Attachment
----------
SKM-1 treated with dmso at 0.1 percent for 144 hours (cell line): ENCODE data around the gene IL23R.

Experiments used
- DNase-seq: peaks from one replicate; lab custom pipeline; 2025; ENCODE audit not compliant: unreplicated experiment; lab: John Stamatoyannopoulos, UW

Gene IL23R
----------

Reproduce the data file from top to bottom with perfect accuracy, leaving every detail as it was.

SKM-1 treated with dmso at 0.1 percent for 144 hours (cell line): ENCODE data around the gene IL23R.

Experiments used
- DNase-seq: peaks from one replicate; lab custom pipeline; 2025; ENCODE audit not compliant: unreplicated experiment; lab: John Stamatoyannopoulos, UW

Gene IL23R